Updated: Mar 14, 2022
How is the F sound made?
The F sound is made by lightly touching the top teeth against the bottom lip and breathing air out. The vocal cords are not vibrated when the F sound is made.
The V sound is very similar. In fact, it has the same placement as the F sound. The only difference is that the vocal cords are vibrated / the voice is turned on. Try placing your hand on your throat as you say the F and V sounds. You should be able to feel some vibration when you say the V sound but no vibration when you say the F sound.
When do children typically master the F sound and the V sound?
Children typically master the F sound between the ages of 2 and 3, and the V sound when they are about 4 years old. For a quick reference guide to typical speech sound development, download our "Speech Sound Norms" chart.
How do you teach a child the F and V sounds?
Let's start with the F sound. The first thing I do when teaching the F sound is take out my bunny puppet or bunny picture and a mirror. I introduce F as the bunny sound. It is the bunny sound because you touch your bottom lip with your top teeth, just like bunny. This particular bunny has two large front teeth!
After I model how to make the bunny sound by showing my top teeth, biting my bottom lip and blowing air out), I ask the child to look in the mirror and try to make the bunny sound too.
When teaching the V sound, I replace my bunny with toy cars or a car picture because the V sound is the Engine Revving sound ( V v v v v). As aforementioned, the V sound is almost the same as the F sound except for the vibration of the vocal cords. I model how to make the V sound, encourage the child to look in the mirror, turn on their voice and copy me. It often helps if you ask the child to feel your throat and let you know if your voice is turned on or off. Then they can do them same on their own throat to learn the difference.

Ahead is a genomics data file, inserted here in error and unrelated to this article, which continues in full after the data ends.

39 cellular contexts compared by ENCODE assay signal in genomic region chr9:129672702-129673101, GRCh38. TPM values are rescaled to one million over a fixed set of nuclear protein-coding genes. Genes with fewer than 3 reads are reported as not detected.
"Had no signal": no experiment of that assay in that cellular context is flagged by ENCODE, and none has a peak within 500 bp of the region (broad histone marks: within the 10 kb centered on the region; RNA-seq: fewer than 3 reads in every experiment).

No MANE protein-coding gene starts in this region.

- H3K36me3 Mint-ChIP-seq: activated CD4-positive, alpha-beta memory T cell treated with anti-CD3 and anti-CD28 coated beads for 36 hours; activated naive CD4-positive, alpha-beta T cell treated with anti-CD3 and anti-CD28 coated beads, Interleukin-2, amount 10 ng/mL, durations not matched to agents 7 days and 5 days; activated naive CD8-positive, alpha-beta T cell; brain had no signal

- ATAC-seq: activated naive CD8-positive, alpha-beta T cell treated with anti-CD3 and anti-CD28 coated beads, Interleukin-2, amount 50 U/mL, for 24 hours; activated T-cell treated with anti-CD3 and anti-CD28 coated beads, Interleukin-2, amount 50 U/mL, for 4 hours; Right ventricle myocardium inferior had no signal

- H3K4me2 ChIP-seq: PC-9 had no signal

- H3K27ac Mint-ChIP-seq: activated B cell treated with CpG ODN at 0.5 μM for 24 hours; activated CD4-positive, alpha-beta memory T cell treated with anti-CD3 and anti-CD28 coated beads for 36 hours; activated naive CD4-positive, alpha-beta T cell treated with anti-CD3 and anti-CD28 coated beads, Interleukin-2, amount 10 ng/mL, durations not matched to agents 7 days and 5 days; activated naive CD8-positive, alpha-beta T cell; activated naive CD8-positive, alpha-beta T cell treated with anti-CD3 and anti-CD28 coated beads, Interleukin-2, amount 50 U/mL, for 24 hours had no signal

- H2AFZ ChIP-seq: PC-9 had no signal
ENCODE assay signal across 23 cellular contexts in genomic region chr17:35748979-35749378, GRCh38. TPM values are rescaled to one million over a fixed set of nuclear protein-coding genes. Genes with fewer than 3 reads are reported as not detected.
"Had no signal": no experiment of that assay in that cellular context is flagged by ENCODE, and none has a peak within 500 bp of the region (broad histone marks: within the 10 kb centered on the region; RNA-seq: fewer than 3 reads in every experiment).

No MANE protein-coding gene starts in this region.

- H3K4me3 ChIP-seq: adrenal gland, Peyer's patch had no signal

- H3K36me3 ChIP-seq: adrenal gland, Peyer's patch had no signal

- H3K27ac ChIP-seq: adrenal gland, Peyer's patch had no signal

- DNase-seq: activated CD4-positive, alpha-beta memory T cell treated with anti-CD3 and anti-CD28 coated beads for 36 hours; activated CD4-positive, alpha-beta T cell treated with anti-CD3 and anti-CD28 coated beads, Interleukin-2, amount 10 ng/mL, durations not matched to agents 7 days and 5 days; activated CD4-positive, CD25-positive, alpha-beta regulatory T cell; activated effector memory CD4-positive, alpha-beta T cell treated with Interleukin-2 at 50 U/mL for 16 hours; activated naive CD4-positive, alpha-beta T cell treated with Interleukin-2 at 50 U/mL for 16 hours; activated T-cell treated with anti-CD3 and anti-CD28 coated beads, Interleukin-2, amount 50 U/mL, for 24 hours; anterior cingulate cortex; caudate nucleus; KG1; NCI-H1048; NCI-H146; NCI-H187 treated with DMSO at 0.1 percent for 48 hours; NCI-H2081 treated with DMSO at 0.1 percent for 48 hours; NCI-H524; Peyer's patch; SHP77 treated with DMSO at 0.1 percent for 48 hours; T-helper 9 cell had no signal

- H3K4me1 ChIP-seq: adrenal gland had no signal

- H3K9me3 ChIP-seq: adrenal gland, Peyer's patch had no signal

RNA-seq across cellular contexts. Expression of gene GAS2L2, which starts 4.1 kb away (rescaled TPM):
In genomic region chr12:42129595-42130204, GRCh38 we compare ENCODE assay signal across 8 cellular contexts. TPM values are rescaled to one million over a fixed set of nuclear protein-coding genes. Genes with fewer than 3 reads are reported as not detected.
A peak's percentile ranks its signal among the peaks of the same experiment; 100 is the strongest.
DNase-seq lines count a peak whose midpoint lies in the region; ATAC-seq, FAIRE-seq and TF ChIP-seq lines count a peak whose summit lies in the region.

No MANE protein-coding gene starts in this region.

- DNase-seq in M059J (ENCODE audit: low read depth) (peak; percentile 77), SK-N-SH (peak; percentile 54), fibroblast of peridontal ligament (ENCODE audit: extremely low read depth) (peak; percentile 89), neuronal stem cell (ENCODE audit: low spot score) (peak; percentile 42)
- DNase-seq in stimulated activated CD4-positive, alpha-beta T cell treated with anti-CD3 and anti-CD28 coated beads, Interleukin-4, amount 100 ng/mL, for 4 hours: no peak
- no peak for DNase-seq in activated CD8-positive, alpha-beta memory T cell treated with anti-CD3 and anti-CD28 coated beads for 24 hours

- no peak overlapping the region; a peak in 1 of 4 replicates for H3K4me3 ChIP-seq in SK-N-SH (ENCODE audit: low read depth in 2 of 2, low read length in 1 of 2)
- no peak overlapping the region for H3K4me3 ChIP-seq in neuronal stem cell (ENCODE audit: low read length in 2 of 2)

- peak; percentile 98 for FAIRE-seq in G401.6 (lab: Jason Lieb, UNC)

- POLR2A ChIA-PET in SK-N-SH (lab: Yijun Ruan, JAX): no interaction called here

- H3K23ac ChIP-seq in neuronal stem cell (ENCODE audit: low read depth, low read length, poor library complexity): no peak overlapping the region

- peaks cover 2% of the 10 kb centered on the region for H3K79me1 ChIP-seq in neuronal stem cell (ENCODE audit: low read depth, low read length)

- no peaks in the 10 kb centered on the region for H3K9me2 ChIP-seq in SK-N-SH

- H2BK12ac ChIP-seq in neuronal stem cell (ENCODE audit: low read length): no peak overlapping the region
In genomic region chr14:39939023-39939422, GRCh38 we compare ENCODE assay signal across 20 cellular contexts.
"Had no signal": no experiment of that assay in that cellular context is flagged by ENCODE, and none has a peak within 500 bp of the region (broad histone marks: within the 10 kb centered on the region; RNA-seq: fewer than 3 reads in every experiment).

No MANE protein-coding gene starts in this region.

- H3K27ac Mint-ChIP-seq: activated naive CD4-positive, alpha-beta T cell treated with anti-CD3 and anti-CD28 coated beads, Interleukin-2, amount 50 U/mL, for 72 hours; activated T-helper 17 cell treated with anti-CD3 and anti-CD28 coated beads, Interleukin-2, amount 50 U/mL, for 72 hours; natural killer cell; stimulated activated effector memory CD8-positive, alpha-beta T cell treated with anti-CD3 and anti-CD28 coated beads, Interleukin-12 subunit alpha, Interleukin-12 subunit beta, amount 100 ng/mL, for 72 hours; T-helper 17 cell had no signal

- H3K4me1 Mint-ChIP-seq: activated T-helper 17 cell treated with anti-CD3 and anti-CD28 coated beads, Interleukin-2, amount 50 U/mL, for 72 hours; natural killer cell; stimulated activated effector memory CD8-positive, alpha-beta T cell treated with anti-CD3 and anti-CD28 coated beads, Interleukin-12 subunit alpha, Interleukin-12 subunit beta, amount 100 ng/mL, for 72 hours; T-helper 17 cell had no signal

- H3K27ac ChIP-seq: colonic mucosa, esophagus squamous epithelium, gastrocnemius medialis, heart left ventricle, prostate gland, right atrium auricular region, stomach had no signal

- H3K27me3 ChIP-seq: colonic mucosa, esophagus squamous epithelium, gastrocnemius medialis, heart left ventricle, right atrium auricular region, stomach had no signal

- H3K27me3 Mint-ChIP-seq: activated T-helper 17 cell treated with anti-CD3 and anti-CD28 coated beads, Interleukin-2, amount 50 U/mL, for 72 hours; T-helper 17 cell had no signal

I would advise teaching the F sound before the V sound if your child has difficulty with both. It is also important to teach the F and V sounds in isolation (on their own) before practising at syllable level, word level and sentence level. For more information on the process of traditional articulation/ speech sound therapy, visit our post on the topic.
When your child can say the F and V sounds on their own and at syllable level, it's time to practice at word level. Once they are quite consistent at word level you can move on to phrase level and then sentence level.
Articulation Arcade helps children to learn to say sounds correctly in words, phrases and sentences. It combines practice with fun, engaging games. Try the lite version of the app for free.
This blog post is intended as a guide to help you to teach your child how to say the F sound and the V sound. However, if you find that your child has difficulty copying you and if you also have others concerns about their speech, it is always best to contact a speech and language therapist/speech language pathologist for additional guidance.